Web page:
A vase of pink lilies rests near the spot where Kaysera Stops Pretty Places' body was found.
The innocuous street corner in a Hardin neighborhood will also be the starting point of a march Monday to honor Stops Pretty Places. The march is a call to justice for the young woman who went missing in late August.
Stops Pretty Places had just turned 18. A passerby found her body beside a small wood pile in the backyard of a Hardin home that sits at the corner of Ridgeview Drive and South Mitchell Avenue.
Usually living with her grandmother, Yolanda Fraser, Stops Pretty Places was in Hardin on Aug. 24. She didn't come home that night to Fraser's house near Muddy Creek.
She had plans to meet her mom the next day. They were planning a trip to North Dakota to see a relative, Fraser said. But, on Aug. 25, Stops Pretty Places didn't show up to meet her mother.
Fraser was always in contact with her granddaughter through texting, she said. No one had heard from her, and then on Aug. 27 she was reported missing to local authorities.
Two days later, on Aug. 29, the woman's body was found in Hardin. The cause and circumstances surrounding her death and disappearance are a mystery.
A March for Justice will begin Monday in Hardin at 10 a.m. on the corner of Rangeview Drive and South Mitchell Avenue, where Stops Pretty Places was found. The march will proceed through Hardin before ending on the steps of the Big Horn County Court House. Participants are asked to wear red.
Local and national advocates for the Missing and Murdered Indigenous Women and Girls movement will lead the march, according to a press release. That will include staff from Sovereign Bodies Institute; stewards of the MMIWG database; and Malinda Harris, mother of 21-year-old Hanna Harris. Hanna Harris went missing in July 2013 and was found murdered soon after.
A new law named for Hanna Harris became law this year, streamlining communication between law enforcement agencies. Two new positions with the Department of Justice were created to track missing-persons cases and make sure searches for missing people start as quickly as possible.
Although she was reported just a few days after her disappearance, Desi Rodriguez-Lonebear, Stops Pretty Places' aunt, feels that law enforcement didn’t act quickly. Rodriguez-Lonebear suspects that may be because of Stops Pretty Places’ troubled background.
“She had run away quite a few times, unfortunately. The family has called her in as missing on many occasions,” she said. “I think that contributed to the lack of attention on her case.”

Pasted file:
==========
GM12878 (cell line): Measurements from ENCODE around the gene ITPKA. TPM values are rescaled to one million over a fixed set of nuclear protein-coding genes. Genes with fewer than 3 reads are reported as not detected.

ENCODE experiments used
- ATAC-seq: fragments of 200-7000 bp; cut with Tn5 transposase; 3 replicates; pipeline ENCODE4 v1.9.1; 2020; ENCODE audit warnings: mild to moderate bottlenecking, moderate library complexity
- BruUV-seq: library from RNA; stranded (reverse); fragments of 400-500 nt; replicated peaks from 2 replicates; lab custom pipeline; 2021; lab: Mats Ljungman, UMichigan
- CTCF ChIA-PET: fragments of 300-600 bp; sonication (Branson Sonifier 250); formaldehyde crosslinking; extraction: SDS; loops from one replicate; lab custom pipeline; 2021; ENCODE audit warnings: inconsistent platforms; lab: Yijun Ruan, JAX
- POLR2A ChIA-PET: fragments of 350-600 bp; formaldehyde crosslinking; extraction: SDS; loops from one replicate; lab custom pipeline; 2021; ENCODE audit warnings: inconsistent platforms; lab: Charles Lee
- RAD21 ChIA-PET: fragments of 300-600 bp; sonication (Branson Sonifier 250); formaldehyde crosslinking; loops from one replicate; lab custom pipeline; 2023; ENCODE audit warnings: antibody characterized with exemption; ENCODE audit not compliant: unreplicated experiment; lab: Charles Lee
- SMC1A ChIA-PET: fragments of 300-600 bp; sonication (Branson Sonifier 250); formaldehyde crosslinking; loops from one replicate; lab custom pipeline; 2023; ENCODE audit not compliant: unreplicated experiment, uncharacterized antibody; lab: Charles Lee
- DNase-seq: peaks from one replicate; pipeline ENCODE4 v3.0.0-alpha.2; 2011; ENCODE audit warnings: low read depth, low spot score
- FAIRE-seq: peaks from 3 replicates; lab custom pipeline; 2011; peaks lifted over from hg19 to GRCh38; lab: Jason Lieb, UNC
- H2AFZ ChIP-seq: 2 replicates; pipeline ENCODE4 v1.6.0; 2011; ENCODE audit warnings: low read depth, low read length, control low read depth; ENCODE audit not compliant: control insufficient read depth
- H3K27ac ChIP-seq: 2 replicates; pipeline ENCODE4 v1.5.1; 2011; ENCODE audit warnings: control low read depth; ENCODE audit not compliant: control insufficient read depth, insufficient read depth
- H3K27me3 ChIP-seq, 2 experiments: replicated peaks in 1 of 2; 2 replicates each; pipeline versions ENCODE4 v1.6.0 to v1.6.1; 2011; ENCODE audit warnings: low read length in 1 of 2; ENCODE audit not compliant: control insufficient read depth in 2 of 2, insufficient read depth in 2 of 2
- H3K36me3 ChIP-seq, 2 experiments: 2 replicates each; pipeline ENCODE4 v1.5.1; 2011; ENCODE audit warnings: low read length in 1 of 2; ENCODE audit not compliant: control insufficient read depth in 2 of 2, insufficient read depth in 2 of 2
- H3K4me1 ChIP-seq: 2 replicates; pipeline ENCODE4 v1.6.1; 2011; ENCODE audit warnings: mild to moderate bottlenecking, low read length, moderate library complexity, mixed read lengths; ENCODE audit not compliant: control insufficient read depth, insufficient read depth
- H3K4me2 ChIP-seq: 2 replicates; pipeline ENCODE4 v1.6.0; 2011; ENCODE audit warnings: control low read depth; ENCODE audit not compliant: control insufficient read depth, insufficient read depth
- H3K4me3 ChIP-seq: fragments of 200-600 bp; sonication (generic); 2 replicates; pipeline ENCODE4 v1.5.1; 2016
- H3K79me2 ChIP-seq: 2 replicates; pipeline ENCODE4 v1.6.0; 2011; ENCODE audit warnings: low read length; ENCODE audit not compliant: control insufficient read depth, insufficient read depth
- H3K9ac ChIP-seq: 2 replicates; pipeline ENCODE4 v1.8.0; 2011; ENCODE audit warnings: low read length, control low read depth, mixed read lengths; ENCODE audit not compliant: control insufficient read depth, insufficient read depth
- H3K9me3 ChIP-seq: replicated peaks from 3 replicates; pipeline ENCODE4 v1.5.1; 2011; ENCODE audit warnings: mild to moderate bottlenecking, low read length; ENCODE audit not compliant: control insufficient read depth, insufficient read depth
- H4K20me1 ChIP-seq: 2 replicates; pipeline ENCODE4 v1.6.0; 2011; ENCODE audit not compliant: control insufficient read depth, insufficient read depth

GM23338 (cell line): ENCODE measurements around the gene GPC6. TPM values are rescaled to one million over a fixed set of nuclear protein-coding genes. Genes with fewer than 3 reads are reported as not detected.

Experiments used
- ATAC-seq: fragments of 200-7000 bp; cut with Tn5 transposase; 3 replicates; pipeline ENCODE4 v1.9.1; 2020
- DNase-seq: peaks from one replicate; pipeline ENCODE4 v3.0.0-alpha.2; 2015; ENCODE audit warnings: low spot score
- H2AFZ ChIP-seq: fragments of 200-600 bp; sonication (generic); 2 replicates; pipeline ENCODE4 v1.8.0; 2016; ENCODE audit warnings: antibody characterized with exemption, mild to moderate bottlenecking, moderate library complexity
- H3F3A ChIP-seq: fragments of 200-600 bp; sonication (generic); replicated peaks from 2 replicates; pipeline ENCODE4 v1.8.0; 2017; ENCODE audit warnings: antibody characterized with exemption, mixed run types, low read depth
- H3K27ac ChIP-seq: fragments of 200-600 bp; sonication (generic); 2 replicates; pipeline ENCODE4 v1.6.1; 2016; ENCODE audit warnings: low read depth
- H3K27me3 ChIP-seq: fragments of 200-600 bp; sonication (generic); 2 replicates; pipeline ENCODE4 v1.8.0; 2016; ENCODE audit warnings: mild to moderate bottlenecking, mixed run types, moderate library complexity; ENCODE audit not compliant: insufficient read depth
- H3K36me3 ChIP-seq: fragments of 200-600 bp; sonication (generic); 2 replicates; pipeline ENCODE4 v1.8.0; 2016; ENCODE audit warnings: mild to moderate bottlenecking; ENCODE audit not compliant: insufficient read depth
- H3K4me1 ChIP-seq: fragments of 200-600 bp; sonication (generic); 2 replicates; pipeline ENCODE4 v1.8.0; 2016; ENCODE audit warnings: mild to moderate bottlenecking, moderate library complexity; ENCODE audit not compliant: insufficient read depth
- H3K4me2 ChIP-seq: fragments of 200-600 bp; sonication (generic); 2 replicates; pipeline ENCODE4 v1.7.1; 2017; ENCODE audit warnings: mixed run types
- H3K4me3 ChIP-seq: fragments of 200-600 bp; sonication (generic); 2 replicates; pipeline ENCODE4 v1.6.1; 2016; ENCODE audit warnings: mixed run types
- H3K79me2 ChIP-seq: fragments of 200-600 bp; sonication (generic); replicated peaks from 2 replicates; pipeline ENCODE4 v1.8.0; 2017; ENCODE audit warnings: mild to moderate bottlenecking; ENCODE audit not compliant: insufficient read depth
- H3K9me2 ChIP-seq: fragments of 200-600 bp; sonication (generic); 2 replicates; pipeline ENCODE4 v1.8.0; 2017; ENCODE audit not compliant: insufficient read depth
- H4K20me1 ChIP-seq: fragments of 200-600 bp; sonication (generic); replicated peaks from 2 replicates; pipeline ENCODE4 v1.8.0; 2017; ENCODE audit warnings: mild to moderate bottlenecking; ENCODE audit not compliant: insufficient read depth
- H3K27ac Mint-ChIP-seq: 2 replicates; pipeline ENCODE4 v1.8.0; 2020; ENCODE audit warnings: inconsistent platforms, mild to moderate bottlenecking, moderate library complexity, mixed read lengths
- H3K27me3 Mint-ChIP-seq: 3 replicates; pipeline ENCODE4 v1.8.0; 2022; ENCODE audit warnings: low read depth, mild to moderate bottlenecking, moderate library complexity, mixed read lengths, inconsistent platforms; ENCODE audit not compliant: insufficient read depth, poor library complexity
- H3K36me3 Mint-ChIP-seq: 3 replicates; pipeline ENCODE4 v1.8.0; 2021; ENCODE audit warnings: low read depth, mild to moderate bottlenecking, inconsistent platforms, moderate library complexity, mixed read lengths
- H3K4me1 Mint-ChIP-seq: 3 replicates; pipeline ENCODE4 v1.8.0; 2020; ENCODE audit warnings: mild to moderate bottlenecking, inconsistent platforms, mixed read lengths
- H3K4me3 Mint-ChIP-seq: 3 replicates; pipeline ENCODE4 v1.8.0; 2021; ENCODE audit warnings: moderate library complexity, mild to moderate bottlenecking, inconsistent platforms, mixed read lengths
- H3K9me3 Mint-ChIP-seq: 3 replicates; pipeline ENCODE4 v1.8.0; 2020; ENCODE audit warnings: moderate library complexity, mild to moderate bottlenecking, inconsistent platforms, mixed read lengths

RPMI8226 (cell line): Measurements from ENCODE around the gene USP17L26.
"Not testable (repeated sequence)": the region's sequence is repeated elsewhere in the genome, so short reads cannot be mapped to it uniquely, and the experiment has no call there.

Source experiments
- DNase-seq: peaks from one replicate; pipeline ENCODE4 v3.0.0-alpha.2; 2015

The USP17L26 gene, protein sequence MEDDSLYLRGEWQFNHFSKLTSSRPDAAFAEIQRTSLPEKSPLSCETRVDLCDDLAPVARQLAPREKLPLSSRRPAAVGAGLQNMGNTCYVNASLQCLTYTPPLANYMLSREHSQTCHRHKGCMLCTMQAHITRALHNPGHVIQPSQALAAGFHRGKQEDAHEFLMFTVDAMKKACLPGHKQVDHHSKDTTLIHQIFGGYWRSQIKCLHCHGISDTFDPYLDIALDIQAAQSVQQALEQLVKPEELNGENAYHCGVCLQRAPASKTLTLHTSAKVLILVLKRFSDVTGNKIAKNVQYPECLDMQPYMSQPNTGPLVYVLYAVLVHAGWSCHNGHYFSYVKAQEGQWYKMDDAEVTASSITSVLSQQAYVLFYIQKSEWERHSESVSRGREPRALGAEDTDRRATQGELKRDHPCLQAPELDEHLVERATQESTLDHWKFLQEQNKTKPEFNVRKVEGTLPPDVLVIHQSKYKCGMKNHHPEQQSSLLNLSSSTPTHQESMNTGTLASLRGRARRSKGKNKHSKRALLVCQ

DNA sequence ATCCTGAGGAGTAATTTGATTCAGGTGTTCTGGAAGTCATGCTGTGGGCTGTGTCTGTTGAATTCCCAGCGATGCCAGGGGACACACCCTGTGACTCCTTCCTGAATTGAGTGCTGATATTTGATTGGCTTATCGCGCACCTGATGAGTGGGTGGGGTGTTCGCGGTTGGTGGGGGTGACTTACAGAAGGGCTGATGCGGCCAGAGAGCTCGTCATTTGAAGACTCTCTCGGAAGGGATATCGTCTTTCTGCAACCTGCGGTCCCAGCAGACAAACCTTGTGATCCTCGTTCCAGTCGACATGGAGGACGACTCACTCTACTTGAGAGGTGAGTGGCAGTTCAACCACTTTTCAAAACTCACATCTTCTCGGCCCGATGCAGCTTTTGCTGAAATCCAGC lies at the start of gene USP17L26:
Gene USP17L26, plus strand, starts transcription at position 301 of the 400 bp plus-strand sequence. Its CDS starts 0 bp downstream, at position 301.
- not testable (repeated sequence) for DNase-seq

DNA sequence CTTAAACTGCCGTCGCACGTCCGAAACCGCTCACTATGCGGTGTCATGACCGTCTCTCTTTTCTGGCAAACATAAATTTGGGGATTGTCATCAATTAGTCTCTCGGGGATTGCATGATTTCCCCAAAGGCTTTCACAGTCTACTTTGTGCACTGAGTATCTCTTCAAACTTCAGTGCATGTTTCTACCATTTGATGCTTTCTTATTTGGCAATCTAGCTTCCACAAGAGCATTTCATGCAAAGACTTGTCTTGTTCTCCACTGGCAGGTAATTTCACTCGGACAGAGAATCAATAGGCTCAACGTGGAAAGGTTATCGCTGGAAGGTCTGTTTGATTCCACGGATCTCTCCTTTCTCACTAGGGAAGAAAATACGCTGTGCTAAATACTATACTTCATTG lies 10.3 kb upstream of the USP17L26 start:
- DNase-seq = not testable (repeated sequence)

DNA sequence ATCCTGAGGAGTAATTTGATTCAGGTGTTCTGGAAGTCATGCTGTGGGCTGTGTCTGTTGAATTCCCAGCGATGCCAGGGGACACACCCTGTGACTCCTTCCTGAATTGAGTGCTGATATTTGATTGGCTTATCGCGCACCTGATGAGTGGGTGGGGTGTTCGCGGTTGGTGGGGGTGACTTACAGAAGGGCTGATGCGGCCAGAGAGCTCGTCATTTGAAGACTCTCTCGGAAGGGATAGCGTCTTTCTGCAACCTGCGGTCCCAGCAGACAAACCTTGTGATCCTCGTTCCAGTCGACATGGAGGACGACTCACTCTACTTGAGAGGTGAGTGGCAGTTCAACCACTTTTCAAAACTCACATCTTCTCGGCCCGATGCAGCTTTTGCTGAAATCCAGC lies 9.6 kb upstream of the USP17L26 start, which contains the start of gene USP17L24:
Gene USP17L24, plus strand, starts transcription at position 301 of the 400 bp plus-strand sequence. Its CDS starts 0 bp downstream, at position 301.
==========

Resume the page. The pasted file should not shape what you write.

Her body was found five days after her reported disappearance, but the family didn't immediately get confirmation that the body belonged to Stops Pretty Places, Fraser said. At first family members had thought the remains weren't hers and were relieved she was still alive.
On Sept. 11, law enforcement confirmed the remains found near the Rangeview Drive home were Stops Pretty Places.
"At my workplace we have policy and procedures in place — every organization does," she said. "You follow that. I feel like they (law enforcement) didn’t do that."
Her grandmother believes Stops Pretty Places was murdered.
About a week ago, family members began posting on Facebook about Stops Pretty Places’ death, offering a $5,000 reward leading to the arrest and conviction of those responsible for her death. Family members are asking anyone with information on her death to come forward to law enforcement.
The Big Horn County Sheriff’s Office, who is investigating the death, referred The Billings Gazette to the Big Horn County Attorney’s Office for information on the case.
No information on the active investigation could be released, said deputy attorney Randen Schoppe.
As of Friday, no charges had been filed, he said. The attorney’s office was waiting on the sheriff’s office for more information, but Schoppe could not specify whether the case was being treated as a homicide investigation.
The Big Horn County coroner said the cause of death was under investigation.
Steve Schaff, who lives in the house at the corner, wasn’t in town the day Stops Pretty Places was found.
He had gone to Billings to buy auto parts and got an unexpected call from his son.
"My son said, 'Dad they found a body in your yard,'" Schaff said. At first he thought his son meant roadkill, or a bear that had been shot.
“I was flabbergasted,” he said. Schaff was left wondering who the woman was, and said he hasn't gotten much information from law enforcement yet.
Fraser hasn't gotten much information from law enforcement either, and is helplessly, but determinedly, waiting for investigators to turn up evidence.
Until then she's left wondering why her granddaughter wound up in a stranger's backyard, decomposing — and why there was no public outcry when her granddaughter went missing.
"We kept asking why there was no media about her?" she said. " ... My greatest fear is that they are going to try and sweep it under the rug and stamp it solved," she said.
Native Americans go missing, and are murdered, at far higher rates than non-natives. In Montana, Native Americans are four times more likely to be victims of homicide than white residents of the state, according to data compiled by the Centers for Disease Control and Prevention.
Fraser, along with Rodriguez-Lonebear, and Stops Pretty Places' family members want justice. They don't want Stops Pretty Place to be another statistic.
Stops Pretty Places was determined to graduate high school, attending Hardin High School. She participated in choir and was a talented athlete. She was goofy, a singer, a daughter, a sister and a niece.
"She’s very loved. She mattered. Her life was worth everything," Fraser said. "She was so young and beautiful. She had so much ahead of her. So much potential."
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